Agendas, Meetings and Minutes - Agenda item

Agenda item

Commissioning a 0-19 Prevention and Early Intervention Service


Attending for this item were:


Liz Altay, Public Health Consultant, WCC

Kathryn Cobain, Interim Director of Public Health, WCC

Ness Cole, Head of Service for Parenting and Community, Action for Children

Sue Harris, Director of Strategy and Partnerships, Worcestershire Health and Care NHS Trust

Sally-Anne Osbourne, Associate Director for Children Young People & Families & Specialist Primary Care, Worcestershire Health and Care NHS Trust


The Interim Director of Public Health and colleagues had been invited to the meeting to brief Members on the latest developments in relation to the 0-19 Prevention and Early Intervention Service.


The Panel had previously received an update in May 2019.  The commissioning process had now been completed and the Worcestershire Health and Care NHS Trust had been awarded the contract as the Lead Provider.  The new service would commence on 1 April 2020.


By way of introduction, Members received a presentation and were given an opportunity to ask questions.  The following main points were raised:


·       There was an annual £9.3 million spend on this service.

·       Action for Children was a national charity and currently held the Parenting and Community Development contract in south Worcestershire.

·       It was confirmed that community capacity building aimed to provide more service capacity through volunteering and peer support.

·       In response to a question about the demand for specialist services, Members were informed that, although the number of births overall was not going up, the potential complexity of need was increasing.

·       The importance of service integration was highlighted.  The commissioned service would bring together Public Health Nursing Services for Children and Young People and the Parenting & Community Development Service.

·       It was confirmed that the Service would have a focus on narrowing inequalities.

·       Members were shown the ‘windscreen of need’ which highlighted the breadth of the service ranging from universal to specialist services.

·       Members noted details of the Healthy Child Programme which would be delivered in full by the newly commissioned service.

·       The new service would be known as the Starting Well Partnership.  It would be a fully integrated partnership with one pathway, with the aim that families would not be aware that those delivering the service were employed by different organisations.

·       It was confirmed that there were currently four providers: Worcestershire Health and Care NHS Trust, Action for Children (in south Worcestershire), Barnado’s (in Wyre Forest) and Redditch Borough Council (in Redditch and Bromsgrove).  These providers currently had four different contracts which would be brought together under one organisation moving forward (to be known as the Starting Well Partnership).  The Partnership would deliver the contract on behalf of Worcestershire County Council.  Although there would be one contract held by Worcestershire Health and Care NHS Trust as the prime contractor, the service would retain the expertise of all four partners, with local knowledge as a strength.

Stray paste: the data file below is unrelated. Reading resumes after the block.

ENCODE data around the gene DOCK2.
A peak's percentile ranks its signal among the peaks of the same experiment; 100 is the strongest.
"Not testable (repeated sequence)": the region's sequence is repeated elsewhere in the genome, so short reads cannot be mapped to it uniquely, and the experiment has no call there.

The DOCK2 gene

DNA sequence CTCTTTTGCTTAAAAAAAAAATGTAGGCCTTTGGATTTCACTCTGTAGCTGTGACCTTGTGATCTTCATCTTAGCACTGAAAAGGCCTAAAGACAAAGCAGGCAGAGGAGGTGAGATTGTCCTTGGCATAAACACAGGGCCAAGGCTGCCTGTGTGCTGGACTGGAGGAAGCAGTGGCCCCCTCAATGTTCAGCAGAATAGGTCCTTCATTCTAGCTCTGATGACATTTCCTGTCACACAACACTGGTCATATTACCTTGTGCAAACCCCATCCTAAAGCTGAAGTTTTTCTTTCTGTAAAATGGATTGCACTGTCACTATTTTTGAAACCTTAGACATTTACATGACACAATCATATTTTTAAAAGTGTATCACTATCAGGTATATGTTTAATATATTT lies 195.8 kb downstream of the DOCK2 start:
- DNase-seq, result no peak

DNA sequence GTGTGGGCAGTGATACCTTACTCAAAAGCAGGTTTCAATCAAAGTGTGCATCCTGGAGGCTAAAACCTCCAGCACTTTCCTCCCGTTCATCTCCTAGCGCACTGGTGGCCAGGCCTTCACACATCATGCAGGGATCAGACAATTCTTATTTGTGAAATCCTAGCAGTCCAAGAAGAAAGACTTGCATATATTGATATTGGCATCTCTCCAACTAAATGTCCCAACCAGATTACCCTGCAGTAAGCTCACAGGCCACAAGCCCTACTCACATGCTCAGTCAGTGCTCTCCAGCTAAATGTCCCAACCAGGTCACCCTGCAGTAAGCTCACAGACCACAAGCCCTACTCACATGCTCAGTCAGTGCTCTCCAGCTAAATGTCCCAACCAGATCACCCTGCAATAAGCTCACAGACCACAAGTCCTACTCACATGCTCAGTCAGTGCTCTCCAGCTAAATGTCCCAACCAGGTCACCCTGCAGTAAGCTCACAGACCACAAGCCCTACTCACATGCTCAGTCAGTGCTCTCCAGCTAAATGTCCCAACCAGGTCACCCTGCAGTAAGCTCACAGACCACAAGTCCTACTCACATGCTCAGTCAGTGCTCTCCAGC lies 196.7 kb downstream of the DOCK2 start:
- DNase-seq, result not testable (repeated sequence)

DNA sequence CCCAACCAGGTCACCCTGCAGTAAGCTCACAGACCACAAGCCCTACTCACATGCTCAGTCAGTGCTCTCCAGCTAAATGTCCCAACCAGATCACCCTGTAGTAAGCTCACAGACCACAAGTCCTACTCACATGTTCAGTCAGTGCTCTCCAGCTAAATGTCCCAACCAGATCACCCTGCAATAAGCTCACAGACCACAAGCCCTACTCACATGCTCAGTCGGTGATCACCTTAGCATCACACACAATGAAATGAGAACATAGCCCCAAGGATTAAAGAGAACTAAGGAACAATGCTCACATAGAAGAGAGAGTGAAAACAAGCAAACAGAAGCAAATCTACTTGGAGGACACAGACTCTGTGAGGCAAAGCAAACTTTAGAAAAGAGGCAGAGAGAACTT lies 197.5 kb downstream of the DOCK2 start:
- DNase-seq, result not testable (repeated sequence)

·       In response to a question about communication in relation to the new service, Members were reminded that the new contract would start on 1 April 2020.  There would be face-to-face communication with staff.  It was confirmed that all appropriate staff would be able to access electronic records via care notes.

·       The Partnership’s vision was central to the model of delivery.  The service outcomes focused on known areas for improvement.

·       It was confirmed that any staff concerns about neglect would be followed up through safeguarding procedures.

·       In response to a question about support available for new mothers (and specifically young mothers), Members were reminded about the Family Nurse Partnership Programme, an evidence-based programme for vulnerable young mothers.  Intensive home visiting from an early stage was essential to support the expectant mother, with far more contacts antenatally to develop confidence and skills.  This would continue through to the child’s second birthday.

·       Members were also informed about ‘Birth and beyond’ an evidence-based antenatal programme, involving midwives and health visitors.  The focus was on the relationship between parents and child from a very early stage.

·       The aim was to ensure that all parents had easy access to information and support, via the Starting Well website.

·       Concern was expressed that in recent years the number of health visitors had been reduced by 25% and some Children’s Centres had also closed.  It was difficult to see where there was capacity in the system for the new service.  Members were reminded that the service had been working on reducing duplication within the system, in order to develop a more efficient service thus freeing up capacity.

·       It was important to recognise that resources had been reduced and the service now had to work with partners to use the available resources better and more effectively.  For example, colleagues were working with the Herefordshire and Worcestershire Sports Partnership to develop antenatal and postnatal activities for women.

·       In developing community capacity, the service aimed to help communities to help themselves.  This would involve training and increasing the number of volunteers, not just as helpers but to deliver the service.

·       School performance at Key Stage 2 was included as a key area for improvement.  Members were reminded that in Worcestershire outcomes at Key Stage 2 were not as good as at Key Stage 4 and some secondary schools had expressed concern about this.